An Empire State Building view was a cool thing to have, and I always pointed it out to visitors, but I didn't move here to have it - I told that to visitors, too - and wouldn't have: what a trite, tacky concern that would be! I used to live on the ground floor, which of course had no view (just a garden). I had no idea Manhattan was visible from here at all. When first discovering the view, on moving up here, I was even a little nonplussed: hadn't I left Manhattan for Brooklyn? But I enjoyed the happenstance of it, as if the Empire State Building were following me! With time I took it for granted, as one does every privilege. It faded into the rest of the scene, a point of passing interest but not the biggest or most interesting thing. The construction has obscured my view of it but my fixation on the construction has obscured the rest of my view. Only today, when I went out on the fire escape to take my picture, did I take in the autumn leaves of the trees below, or our wall of flaming foliage.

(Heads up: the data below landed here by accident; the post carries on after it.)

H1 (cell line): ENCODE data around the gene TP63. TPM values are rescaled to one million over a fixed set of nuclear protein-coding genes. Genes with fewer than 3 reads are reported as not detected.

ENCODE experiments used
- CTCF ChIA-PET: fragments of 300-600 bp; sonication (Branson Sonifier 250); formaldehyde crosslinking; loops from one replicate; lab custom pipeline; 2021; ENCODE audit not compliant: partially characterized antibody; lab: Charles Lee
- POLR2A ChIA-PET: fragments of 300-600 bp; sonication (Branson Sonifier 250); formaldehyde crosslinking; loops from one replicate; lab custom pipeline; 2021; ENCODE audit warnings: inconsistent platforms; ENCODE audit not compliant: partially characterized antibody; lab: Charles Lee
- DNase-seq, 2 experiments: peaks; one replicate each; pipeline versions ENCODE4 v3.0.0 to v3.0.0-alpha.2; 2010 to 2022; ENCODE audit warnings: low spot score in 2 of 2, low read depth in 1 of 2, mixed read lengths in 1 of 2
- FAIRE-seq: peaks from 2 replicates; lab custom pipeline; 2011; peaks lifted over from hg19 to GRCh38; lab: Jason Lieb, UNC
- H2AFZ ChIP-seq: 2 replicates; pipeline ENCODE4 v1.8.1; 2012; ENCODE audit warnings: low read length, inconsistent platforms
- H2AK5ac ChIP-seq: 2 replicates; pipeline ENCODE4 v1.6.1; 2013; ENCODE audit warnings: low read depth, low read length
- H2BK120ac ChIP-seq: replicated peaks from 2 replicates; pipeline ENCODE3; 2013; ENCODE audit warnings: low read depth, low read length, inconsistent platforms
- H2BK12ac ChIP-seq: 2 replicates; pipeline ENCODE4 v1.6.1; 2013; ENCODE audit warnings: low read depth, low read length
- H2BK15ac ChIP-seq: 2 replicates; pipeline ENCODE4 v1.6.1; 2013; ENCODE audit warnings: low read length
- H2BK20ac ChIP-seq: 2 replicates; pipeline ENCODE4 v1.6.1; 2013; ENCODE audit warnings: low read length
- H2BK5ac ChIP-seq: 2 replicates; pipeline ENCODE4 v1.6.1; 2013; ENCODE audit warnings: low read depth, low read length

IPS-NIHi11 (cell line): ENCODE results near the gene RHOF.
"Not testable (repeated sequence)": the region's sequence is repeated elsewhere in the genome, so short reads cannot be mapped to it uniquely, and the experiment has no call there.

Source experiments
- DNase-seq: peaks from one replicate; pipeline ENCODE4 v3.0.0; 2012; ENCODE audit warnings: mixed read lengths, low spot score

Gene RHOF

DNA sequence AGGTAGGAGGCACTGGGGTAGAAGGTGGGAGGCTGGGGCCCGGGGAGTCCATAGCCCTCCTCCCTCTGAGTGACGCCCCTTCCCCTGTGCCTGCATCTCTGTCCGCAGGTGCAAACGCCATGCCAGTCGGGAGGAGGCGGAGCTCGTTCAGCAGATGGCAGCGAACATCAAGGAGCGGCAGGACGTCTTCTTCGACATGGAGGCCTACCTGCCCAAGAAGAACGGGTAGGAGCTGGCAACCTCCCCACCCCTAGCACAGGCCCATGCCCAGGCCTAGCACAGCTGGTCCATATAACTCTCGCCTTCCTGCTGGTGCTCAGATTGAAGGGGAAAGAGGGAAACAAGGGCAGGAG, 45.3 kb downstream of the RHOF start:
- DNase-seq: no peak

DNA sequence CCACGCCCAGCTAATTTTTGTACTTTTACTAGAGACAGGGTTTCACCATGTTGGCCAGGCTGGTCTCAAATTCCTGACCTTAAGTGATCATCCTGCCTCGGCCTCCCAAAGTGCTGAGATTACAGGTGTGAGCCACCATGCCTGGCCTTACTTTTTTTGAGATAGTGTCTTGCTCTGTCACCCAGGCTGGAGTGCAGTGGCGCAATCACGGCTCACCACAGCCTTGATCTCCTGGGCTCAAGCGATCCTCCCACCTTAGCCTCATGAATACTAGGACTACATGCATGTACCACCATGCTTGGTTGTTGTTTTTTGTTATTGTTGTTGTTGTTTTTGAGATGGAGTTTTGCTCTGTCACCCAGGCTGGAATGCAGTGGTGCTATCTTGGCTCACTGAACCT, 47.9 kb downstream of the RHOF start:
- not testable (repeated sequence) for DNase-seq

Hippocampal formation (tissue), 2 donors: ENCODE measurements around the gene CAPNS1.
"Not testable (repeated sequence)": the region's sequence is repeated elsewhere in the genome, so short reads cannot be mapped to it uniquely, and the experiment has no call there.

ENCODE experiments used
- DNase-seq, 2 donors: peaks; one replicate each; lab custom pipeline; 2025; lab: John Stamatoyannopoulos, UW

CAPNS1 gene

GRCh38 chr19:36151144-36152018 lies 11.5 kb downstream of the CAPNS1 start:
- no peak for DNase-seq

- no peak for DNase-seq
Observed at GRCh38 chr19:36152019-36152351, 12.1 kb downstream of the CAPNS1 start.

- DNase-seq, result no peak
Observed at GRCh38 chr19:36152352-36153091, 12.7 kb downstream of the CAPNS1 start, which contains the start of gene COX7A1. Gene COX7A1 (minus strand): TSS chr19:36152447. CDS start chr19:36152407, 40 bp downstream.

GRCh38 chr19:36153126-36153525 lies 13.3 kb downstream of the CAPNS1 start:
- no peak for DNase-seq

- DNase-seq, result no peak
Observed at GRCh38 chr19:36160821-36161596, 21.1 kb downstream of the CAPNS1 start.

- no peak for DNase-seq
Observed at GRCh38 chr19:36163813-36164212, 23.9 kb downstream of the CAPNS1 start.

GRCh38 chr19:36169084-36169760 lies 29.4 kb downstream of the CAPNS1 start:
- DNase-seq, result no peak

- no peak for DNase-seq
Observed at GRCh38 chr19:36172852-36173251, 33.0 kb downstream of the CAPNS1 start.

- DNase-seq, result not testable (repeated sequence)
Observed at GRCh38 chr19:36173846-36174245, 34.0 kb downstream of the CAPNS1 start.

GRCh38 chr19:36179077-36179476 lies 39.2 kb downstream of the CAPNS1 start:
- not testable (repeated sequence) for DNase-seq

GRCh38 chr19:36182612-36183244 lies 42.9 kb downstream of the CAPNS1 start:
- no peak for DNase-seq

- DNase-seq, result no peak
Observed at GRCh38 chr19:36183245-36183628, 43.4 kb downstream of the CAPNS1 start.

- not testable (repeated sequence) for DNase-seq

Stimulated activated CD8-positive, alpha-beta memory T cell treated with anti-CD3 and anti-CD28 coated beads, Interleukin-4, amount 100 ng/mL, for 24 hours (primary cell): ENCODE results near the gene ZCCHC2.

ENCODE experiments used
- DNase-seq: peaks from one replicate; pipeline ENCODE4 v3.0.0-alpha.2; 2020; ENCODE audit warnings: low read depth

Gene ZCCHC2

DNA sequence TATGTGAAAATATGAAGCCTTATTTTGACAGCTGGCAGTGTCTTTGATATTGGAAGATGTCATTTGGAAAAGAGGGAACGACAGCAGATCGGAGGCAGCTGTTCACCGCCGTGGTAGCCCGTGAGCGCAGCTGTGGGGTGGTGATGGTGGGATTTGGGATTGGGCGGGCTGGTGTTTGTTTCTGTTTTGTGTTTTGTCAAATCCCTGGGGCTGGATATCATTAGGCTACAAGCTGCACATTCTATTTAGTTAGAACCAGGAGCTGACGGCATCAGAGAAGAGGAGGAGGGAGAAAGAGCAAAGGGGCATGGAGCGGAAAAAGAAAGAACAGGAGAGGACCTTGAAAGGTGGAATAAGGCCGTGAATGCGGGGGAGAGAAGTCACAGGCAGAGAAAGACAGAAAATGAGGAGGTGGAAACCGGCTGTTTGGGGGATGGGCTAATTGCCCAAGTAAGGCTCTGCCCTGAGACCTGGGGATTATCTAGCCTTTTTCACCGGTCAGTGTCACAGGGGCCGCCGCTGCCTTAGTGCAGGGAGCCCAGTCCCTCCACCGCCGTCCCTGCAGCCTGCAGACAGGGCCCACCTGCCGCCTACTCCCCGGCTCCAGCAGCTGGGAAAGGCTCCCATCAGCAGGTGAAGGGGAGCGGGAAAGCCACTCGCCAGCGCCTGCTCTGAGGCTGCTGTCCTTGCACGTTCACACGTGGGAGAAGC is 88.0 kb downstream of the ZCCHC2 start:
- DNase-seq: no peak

Wednesday, October 21, 2015

Tipping point

Alfred Schuetz' "The Stranger: An Essay in Social Psychology" is such a great text for "Seminar in the City"! Students prepared it for Monday's class, but we had so much fun with urban studies, including our own foray into Jane Jacobs' "sidewalk ballet," that we didn't get to it then. We turned to it today, after some discussion of the new and different experiences and orientations the refugee scholars of the University in Exile brought to The New School starting in 1933.

Schuetz (or Schutz, or Schütz) found his own way to New York in 1934, but became a central figure in The New School, bridging not only philosophy and the social sciences in a quite European way, but also bringing together the phenomenological tradition of Husserl (with whom he had studied) and the pragmatist thought of James and Dewey. The essay, published in 1944, doesn't speak from personal experience, but it must have resonated with the experience of many who found themselves at The New School in those years. (In its concern only with strangers seeking to become part of a new environment, it also fit with the public ethos of the refugee scholars during the war, who worked hard to reassure a xenophobic and often anti-semitic American public that they were not dangerous aliens, let alone agents of Germany.)